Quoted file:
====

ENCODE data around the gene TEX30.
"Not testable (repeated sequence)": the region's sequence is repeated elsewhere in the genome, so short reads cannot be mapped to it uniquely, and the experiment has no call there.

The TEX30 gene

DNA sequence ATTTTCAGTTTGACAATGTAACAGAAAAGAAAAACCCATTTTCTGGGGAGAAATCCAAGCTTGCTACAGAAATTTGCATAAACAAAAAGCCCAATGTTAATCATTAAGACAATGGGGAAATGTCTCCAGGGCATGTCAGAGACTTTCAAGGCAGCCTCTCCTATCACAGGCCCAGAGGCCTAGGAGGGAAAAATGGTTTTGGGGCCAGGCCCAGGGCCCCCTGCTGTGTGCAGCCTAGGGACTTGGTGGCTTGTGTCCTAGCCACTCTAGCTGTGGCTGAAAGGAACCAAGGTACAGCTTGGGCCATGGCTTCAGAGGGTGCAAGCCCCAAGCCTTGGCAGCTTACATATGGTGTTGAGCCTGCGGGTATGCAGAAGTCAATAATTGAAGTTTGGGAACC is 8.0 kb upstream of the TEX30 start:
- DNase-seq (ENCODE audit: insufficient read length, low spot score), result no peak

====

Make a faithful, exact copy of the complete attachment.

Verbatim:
ENCODE data around the gene TEX30.
"Not testable (repeated sequence)": the region's sequence is repeated elsewhere in the genome, so short reads cannot be mapped to it uniquely, and the experiment has no call there.

The TEX30 gene

DNA sequence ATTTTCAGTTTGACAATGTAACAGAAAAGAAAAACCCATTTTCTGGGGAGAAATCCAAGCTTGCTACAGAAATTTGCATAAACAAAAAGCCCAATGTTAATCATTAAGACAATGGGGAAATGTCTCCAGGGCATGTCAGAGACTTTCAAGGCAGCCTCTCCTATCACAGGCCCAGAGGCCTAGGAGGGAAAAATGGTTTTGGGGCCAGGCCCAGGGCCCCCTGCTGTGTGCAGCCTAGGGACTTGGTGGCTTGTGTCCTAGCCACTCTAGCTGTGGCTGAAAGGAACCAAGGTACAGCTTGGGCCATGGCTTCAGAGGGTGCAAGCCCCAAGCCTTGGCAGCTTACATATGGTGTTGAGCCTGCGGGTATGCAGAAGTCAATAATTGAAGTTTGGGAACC is 8.0 kb upstream of the TEX30 start:
- DNase-seq (ENCODE audit: insufficient read length, low spot score), result no peak